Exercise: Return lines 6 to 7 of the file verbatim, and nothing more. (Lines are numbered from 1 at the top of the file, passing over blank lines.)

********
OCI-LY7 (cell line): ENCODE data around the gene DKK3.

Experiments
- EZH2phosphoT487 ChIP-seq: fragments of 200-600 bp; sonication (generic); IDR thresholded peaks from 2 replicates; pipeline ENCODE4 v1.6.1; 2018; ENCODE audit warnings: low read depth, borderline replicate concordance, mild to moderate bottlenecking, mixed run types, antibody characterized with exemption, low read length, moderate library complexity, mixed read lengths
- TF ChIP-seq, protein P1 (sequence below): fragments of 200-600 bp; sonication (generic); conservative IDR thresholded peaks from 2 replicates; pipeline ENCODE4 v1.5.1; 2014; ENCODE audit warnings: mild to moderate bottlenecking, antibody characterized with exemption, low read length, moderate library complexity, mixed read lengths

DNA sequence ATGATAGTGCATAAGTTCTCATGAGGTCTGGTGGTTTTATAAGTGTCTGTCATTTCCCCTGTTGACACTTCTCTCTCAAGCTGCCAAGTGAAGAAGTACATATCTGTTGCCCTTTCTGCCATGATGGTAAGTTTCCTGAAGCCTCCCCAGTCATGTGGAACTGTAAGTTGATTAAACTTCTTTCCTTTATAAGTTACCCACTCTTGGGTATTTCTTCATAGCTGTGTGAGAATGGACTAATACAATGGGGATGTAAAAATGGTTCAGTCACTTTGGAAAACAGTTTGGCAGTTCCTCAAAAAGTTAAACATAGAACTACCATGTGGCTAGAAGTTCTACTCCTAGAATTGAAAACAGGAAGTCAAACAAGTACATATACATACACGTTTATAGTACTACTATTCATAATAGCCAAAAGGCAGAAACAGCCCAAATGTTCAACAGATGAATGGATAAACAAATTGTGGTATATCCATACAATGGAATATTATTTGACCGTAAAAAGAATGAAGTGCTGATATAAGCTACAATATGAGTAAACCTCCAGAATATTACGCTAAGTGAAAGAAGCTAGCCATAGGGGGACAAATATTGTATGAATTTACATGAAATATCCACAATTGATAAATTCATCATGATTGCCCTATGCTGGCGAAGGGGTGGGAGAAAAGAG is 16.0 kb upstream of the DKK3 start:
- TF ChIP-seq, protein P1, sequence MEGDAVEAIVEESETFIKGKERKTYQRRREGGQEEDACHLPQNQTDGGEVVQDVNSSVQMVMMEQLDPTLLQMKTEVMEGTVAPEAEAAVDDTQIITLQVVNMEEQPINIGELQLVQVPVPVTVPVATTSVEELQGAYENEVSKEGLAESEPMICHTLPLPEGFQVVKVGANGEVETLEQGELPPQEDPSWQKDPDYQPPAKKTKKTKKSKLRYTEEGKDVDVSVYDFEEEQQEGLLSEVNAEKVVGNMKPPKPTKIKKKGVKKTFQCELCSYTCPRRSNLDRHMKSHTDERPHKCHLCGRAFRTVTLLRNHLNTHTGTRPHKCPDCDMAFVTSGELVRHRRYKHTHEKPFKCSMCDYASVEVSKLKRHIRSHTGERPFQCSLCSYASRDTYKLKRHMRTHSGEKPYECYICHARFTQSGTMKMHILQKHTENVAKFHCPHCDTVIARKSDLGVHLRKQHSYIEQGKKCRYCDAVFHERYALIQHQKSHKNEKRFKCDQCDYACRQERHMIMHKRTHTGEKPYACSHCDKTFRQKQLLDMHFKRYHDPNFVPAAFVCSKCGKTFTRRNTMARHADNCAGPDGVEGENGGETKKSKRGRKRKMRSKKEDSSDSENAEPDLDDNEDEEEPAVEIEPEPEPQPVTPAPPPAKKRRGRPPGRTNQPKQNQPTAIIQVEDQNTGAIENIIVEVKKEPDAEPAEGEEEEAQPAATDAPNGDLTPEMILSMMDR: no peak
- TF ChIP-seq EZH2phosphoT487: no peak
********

- TF ChIP-seq, protein P1, sequence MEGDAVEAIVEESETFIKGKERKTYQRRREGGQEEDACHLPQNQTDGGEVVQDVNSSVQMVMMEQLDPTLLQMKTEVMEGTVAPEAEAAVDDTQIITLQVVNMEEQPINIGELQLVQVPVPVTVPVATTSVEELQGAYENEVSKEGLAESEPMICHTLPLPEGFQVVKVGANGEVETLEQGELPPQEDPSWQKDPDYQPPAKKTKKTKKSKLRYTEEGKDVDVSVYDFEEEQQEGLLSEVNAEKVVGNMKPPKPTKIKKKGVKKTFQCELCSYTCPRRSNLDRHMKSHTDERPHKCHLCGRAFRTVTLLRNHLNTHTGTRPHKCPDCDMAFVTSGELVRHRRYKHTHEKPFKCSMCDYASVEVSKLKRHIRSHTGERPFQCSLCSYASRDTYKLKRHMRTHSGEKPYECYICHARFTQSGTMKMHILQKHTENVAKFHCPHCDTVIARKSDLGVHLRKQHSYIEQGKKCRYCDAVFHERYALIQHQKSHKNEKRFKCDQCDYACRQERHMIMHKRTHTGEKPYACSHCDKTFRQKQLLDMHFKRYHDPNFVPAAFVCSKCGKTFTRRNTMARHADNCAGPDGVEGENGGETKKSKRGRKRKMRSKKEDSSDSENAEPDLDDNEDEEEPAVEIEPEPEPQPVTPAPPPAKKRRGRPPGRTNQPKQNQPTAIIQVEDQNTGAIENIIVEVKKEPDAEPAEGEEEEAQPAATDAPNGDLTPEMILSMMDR: no peak
- TF ChIP-seq EZH2phosphoT487: no peak